One of the key problems in software development, especially framework development, is finding a flexible and future proof architecture. The architect basically needs to have a crystal ball to see the future. There are some techniques and development choices which can reduce the costs of change but it is inevitable that you will hit a limit eventually.
In this post I am going to talk about 1 architectural pattern which can extend the lifetime of a framework significantly. That pattern is the ‘Onion Architecture’.
The ‘Onion Architecture’ is a pattern originally composed by ‘Jeffrey Palermo‘ and it basically says: put the conceptual model and services in the inner most layer and provide the implementation for the conceptual model and services in the outer layers together with the user interface, data access layer and other implementation details which are subject to change.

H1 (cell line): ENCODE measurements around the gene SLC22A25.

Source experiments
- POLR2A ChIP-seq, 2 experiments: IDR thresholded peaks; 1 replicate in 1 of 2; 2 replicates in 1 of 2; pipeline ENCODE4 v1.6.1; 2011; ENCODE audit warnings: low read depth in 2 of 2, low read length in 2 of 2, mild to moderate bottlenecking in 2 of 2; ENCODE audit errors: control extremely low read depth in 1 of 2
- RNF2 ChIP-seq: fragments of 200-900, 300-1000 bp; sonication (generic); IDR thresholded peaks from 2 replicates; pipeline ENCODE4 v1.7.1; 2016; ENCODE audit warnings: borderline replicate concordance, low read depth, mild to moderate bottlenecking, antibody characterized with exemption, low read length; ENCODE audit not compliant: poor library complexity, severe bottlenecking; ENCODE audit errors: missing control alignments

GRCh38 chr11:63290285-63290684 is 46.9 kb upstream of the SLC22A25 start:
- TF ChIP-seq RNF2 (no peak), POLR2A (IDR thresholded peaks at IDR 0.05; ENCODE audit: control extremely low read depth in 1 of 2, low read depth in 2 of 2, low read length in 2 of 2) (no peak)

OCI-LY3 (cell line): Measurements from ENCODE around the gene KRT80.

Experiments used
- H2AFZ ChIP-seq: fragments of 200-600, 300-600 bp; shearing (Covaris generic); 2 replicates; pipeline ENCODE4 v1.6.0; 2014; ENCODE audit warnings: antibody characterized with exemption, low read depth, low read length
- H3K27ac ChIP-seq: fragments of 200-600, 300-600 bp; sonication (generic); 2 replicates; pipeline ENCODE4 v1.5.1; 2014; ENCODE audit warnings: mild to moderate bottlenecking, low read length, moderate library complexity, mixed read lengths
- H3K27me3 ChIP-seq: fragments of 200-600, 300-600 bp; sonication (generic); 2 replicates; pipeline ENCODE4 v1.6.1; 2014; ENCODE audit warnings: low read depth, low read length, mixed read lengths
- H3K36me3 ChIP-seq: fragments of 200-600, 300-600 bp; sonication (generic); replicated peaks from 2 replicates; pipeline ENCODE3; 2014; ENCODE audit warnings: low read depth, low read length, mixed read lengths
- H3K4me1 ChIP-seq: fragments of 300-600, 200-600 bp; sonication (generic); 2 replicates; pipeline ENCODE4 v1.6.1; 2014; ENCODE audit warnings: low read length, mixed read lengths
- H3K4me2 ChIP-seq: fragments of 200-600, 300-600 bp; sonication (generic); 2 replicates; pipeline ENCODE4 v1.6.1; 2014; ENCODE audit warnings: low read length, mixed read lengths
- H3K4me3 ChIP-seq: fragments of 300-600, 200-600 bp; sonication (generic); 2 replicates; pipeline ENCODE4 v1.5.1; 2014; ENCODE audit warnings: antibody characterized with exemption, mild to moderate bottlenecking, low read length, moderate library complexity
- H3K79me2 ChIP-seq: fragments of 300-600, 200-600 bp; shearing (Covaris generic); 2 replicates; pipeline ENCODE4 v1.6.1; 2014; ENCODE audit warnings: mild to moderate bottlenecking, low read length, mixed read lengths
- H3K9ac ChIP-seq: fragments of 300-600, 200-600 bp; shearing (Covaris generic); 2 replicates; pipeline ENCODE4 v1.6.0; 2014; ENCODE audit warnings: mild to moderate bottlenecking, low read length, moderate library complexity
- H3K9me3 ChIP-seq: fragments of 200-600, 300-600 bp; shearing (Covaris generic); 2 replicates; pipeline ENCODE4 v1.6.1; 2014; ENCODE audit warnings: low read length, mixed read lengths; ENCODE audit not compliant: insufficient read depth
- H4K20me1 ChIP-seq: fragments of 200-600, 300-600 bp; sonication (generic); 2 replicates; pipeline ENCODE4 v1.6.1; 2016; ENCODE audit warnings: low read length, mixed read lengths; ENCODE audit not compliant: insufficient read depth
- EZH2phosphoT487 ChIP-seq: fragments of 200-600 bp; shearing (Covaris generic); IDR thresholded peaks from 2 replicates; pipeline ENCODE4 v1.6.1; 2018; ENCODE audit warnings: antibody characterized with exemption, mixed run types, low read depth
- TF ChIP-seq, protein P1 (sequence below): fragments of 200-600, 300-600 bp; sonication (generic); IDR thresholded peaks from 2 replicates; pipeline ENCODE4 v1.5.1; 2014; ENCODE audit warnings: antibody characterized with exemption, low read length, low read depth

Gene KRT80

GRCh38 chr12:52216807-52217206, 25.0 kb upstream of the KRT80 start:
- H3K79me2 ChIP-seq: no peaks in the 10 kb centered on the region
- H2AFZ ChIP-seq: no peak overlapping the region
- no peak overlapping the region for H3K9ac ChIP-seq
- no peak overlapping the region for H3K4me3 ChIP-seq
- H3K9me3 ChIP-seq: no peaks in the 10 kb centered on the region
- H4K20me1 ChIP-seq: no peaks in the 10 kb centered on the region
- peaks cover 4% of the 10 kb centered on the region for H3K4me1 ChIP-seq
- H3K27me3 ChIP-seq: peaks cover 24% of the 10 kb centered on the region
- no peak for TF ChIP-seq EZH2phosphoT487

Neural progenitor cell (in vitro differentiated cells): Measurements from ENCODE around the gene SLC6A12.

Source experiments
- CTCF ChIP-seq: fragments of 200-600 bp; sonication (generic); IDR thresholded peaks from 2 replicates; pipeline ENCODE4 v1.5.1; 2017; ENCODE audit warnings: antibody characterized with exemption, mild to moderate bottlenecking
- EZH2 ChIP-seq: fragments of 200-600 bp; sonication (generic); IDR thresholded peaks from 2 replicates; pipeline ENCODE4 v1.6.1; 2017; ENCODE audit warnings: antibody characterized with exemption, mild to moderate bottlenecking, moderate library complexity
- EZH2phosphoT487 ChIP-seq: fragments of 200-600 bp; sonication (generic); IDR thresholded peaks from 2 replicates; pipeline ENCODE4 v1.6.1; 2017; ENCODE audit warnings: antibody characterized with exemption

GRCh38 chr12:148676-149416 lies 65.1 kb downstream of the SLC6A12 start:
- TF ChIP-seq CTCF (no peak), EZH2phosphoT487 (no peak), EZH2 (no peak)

The further away from the core a layer is, the more likely it is to change and the easier to change.
A layer in the ‘Onion Architecture’ can interact to any layer below it, including the core. However, it can’t interact to any layer above it. This guarantees that more outer layers can be changed without the need to change an inner layer.
One important detail is that a layer isn’t the same as one component. Each layer can contain multiple components, like the image below demonstrates:
Thanks to Jeffrey Palermo for this image
In short, the ‘Onion Architecture’ allows you to:
- Effectively and logically separate concept from implementation.
- Create a dynamic and future proof architecture.
- Replace outdated or ‘rotten’ layers.
- Introduce new components to layers without changing the inner layers
That is it for now; I hope this post gives you a better insight in how to prepare your architecture for change and extendibility. If you have any question please feel free to ask them!